Upset mum reveals toddler’s awful behaviour. Other mums chime in to help.

Posted in Behaviour and Discipline.

While online forums and social media can be breeding grounds for mum shaming and nasty pile-ons, they can also be brilliant support systems for exhausted parents, as this “f*cking fed up” mum found out …

He seems angry

The overwhelmed Mumsnet user was clearly at her wits’ end, taking to the popular parenting forum to share a frustration-filled story about her toddler son’s challenging behaviour.

“My toddler has just tried to head butt my partner,” she began. “He seems angry a lot of time. Will hit for no reason, scream if he doesn’t get his own way.”

“Can be walking down the street and if you don’t take his hand he will just stop and start screaming like a banshee. Then he will run at you, hurting himself more. If you don’t acknowledge him he will scratch or bite you. I’m so f*cking fed up of being in tears at this behaviour. Is it normal? What can I do please?”

It’s a rare mum who hasn’t been pushed to the brink by her small child at one time or another, and this mum’s obviously feeling incredibly demoralised and depressed. While so often we talk about inspirational stories, it’s important to discuss the less sparkly side of parenting too.

Focus on the positive

So back to this tired and fed-up mum. While some respondents were unforgiving and critical of her parenting approach, lots of mums were quick to chime in offering sympathy and advice to a fellow parent in need. Many who were deep in the trenches of parenting children of a similar age, were familiar with the feelings of anger, frustration and hopelessness that this poor mum was experiencing.

“Maybe he feels like he gets more attention when he’s naughty,” one mum suggested. “I know it’s really hard but try to ignore little behaviours or distract him, and heap on loads and loads of praise when he does anything good eg eating his cereal nicely, nice cuddle etc. Maybe crayons, puzzles etc? We have a behaviour chart too.”

Read more about toddler behaviour:

Another mum provided reassuring advice, taking things back to basics with some positive reinforcement.

“Don’t despair, you CAN change this around and have a happy toddler (most of the time) … Try and get him busy with Duplo, Playdoh, anything constructive and imaginative. Look at what he is building or doing and praise him. No matter how small. “Good work with the rolling pin” or “That’s a great tower” and then build on it “what else can you build?” Keep him interested and wanting to try out new ideas.”

Angry preschooler

Anxiety turns to anger

Another parent identified with the frustration this mum was experiencing, saying she’d been through the same thing and had found resources and support that helped.

“It sounds like his behaviour is making you really angry which is sabotaging your connection with him. So he tries to get a reaction which makes you more angry. I have been really angry as a parent but there are ways to address this,” a kind and non-judgemental mum advised.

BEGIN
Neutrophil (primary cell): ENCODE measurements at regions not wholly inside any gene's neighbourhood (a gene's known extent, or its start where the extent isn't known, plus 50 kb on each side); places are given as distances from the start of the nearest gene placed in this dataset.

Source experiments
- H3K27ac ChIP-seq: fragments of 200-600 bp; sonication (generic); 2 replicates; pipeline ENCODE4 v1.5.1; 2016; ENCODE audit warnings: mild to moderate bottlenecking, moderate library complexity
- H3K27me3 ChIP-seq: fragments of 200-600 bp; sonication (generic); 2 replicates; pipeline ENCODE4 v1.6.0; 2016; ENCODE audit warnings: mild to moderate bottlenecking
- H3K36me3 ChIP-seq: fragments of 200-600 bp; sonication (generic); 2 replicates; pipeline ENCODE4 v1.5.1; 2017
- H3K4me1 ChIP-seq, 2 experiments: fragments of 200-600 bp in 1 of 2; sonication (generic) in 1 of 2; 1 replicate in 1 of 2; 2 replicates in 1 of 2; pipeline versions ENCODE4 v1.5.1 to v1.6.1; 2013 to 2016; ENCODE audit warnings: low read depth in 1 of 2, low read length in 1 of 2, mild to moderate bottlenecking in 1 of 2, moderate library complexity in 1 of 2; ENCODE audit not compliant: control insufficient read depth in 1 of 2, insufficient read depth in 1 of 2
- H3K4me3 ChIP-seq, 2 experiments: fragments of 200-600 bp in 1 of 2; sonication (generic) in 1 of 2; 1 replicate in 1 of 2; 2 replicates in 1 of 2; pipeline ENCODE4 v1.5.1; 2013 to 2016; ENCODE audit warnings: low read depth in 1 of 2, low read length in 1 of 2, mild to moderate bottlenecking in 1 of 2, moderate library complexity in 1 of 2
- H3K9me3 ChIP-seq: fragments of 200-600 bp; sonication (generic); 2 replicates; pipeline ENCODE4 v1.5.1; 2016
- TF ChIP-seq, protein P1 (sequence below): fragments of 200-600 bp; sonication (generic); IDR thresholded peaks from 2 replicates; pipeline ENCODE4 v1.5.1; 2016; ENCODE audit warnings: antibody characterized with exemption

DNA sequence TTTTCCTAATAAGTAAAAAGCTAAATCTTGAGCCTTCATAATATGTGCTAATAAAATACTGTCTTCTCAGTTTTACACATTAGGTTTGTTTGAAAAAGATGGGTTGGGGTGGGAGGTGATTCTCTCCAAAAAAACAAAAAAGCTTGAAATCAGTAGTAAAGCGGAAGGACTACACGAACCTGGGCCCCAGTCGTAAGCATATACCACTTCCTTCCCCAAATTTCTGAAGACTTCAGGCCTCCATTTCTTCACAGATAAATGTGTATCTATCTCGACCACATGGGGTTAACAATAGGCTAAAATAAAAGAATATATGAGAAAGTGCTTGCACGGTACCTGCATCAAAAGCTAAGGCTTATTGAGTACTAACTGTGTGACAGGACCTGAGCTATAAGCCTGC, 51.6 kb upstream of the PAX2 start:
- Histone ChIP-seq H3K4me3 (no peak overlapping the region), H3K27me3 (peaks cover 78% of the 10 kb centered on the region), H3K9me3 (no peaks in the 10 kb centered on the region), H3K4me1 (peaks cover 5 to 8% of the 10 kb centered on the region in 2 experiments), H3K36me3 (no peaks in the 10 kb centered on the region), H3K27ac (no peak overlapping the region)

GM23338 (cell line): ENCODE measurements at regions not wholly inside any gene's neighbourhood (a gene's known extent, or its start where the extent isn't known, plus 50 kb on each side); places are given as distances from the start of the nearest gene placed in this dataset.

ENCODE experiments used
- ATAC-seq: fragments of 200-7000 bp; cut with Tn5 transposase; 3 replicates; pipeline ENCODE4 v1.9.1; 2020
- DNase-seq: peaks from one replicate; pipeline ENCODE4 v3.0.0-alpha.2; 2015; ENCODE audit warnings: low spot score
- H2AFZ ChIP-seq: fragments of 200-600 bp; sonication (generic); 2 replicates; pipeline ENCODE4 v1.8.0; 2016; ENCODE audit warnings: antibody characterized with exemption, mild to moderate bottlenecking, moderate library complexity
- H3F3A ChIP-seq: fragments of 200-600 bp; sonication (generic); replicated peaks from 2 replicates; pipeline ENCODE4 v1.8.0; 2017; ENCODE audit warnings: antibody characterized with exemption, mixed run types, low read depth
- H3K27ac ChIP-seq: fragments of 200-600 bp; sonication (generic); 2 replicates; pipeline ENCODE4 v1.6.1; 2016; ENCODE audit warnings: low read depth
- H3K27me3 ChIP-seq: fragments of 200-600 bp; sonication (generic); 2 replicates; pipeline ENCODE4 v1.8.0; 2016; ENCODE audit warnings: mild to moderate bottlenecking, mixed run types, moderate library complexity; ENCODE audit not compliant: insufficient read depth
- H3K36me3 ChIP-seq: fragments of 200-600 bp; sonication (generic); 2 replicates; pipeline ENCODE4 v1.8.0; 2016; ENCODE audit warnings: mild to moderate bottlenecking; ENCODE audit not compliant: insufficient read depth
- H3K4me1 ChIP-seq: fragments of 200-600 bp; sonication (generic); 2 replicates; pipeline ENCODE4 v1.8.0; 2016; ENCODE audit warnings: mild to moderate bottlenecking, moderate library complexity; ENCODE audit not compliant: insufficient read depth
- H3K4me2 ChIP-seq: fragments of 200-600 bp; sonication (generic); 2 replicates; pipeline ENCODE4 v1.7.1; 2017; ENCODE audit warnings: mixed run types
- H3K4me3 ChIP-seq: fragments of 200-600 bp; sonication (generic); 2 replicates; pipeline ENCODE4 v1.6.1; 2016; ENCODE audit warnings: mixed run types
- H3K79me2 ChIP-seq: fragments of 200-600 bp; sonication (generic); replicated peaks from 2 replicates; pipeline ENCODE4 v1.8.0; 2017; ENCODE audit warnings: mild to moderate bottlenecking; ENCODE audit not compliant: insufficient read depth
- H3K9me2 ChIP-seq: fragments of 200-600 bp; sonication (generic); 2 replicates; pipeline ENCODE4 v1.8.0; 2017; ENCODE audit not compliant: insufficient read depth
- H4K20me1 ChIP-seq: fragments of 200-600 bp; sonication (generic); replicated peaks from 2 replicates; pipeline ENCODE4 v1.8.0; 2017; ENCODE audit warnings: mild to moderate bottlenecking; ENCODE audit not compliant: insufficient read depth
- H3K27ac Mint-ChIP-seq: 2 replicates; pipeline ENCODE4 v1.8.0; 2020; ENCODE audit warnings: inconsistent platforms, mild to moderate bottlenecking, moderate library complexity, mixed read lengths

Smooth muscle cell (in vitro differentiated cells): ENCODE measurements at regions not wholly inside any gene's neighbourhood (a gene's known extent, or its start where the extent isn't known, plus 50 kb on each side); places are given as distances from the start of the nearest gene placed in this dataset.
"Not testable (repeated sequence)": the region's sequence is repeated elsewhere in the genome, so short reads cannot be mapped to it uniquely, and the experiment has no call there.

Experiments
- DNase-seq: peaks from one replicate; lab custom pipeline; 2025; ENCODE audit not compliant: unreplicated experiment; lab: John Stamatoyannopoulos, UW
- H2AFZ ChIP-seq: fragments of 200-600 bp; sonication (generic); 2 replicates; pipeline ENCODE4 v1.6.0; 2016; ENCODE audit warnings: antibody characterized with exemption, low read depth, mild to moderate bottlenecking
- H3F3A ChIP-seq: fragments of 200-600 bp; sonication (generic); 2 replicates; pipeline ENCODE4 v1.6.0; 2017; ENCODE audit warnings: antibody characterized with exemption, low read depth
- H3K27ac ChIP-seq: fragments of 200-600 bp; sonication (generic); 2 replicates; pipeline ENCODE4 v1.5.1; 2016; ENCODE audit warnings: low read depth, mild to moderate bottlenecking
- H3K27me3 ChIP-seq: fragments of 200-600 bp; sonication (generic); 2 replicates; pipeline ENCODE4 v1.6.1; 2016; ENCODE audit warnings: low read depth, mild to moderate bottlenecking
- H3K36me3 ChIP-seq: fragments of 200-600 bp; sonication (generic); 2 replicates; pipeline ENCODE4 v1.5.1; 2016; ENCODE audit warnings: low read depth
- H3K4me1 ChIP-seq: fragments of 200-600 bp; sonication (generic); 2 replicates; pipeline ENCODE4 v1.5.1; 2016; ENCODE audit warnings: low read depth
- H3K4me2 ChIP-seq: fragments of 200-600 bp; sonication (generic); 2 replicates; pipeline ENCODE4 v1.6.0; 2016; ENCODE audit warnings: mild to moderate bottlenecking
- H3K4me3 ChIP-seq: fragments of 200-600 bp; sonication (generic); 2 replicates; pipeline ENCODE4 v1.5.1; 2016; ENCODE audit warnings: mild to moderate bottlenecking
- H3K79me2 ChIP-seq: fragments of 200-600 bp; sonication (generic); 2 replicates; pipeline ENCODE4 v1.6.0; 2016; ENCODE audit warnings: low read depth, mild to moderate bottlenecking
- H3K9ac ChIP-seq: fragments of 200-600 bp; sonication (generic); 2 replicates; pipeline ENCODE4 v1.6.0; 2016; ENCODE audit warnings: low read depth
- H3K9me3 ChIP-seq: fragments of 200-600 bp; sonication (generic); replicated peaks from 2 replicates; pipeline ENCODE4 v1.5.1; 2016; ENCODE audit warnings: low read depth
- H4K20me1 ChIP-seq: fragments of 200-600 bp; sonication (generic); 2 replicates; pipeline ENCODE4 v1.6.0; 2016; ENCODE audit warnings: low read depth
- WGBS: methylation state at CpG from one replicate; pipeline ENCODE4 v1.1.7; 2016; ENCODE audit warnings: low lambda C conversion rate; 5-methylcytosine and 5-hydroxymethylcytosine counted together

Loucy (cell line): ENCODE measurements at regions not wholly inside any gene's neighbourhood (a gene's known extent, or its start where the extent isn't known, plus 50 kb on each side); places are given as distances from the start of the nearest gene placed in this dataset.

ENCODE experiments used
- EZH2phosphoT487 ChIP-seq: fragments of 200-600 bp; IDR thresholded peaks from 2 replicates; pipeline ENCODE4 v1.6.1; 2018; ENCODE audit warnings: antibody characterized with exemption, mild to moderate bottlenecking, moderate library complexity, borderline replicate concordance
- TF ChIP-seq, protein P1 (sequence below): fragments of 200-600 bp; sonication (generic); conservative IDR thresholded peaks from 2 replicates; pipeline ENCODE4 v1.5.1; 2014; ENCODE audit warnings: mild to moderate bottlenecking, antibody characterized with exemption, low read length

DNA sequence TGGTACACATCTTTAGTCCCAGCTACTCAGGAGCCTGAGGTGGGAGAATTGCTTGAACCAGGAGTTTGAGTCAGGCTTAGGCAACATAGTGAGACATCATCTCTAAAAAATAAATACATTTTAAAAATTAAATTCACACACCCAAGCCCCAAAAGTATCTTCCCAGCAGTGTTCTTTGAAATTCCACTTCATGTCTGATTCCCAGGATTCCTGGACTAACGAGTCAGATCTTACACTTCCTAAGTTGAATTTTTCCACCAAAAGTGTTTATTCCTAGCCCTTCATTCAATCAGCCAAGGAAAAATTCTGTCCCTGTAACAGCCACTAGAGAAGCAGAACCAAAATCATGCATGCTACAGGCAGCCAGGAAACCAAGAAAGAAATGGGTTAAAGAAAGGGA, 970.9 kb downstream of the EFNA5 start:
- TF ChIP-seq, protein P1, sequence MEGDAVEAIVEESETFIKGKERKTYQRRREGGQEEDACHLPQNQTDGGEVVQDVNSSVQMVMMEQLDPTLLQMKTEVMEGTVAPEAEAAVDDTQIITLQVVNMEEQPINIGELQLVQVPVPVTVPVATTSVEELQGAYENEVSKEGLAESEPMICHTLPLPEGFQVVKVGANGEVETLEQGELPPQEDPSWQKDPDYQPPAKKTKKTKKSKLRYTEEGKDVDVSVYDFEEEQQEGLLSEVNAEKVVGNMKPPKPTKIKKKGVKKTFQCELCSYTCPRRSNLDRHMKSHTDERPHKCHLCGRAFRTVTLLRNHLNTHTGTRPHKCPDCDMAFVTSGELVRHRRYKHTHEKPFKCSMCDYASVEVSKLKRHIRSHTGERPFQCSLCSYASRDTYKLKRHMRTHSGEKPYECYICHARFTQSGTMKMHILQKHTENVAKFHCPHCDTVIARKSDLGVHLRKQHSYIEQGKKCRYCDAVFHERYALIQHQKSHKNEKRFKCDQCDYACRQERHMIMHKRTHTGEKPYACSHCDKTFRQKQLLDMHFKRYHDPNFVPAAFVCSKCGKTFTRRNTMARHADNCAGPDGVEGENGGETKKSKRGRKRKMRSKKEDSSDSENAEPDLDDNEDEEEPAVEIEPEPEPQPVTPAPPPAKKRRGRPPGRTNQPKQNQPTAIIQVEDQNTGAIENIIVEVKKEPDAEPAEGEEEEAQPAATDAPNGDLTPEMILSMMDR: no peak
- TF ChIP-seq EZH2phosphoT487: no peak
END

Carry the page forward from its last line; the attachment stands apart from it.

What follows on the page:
The anger this mum is experiencing is relatable to many, and perhaps the only way this mum is able to express her anxiety about the pattern she and her son find themselves trapped in. It’s also a sign that she needs some extra support.

One parent urged the exhausted mama to take her little boy outside, if she could find the energy: “He sounds frustrated or bored, I would suggest more outings in the park, boys have soooo much energy and when they aren’t burning it off they tend to be destructive.  I live in an apartment with mine and can usually see the stress levels going up and make a quick dash for the outdoors, climbing, football, collecting insects and rocks are all favourites.”

This spiral of conflict and difficult behaviour can seem impossible to get out of if it’s happening within your family on a regular basis, but parents who are going through this with their kids should know they are not alone.

Reach out sooner, rather than later

Reaching out for help is really vital. While we wouldn’t readily recommend braving the wilds of parenting forums when you are in crisis, speaking to a GP or maternal child health nurse is an excellent place to start. 

We hope this poor mama continues to reach out for help – and connects with a medical professional who can help her feel more supported.

We also hope that anyone contributing to parenting forums like this provides compassionate, non-judgemental advice to parents in need. This gives parents a much clearer path to support services, rather than shaming them or isolating them (and their children).

Support for frustrated parents

If you or someone you know is finding parenting incredibly stressful or upsetting, please reach out for help sooner rather than later. Some great places to start include:

  • A close family member of friend
  • Your GP, obstetrician, midwife or doula
  • Your maternal child health nurse or community health centre
  • PANDA – 1300 726 306 
  • Beyond Blue – 1300 22 4636 – 24 hours a day, 7 days a week


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